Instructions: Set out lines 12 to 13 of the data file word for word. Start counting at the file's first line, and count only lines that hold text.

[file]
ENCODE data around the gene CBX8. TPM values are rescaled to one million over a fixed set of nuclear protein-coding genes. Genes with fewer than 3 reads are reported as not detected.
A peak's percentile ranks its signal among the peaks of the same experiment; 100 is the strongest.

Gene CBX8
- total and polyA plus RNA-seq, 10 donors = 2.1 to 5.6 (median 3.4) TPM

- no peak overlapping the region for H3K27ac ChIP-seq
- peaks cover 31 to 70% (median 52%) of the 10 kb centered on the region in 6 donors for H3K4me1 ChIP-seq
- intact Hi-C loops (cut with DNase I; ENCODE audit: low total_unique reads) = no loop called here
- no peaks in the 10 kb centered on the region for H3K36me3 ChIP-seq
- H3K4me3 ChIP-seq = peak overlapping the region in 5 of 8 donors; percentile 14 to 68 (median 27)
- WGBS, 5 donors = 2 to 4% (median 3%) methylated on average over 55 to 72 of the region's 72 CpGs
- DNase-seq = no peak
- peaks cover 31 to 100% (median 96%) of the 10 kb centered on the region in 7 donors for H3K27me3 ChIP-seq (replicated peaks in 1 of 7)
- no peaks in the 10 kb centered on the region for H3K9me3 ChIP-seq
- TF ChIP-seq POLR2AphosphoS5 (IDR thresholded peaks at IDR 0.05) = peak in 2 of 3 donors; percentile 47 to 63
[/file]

- peaks cover 31 to 100% (median 96%) of the 10 kb centered on the region in 7 donors for H3K27me3 ChIP-seq (replicated peaks in 1 of 7)
- no peaks in the 10 kb centered on the region for H3K9me3 ChIP-seq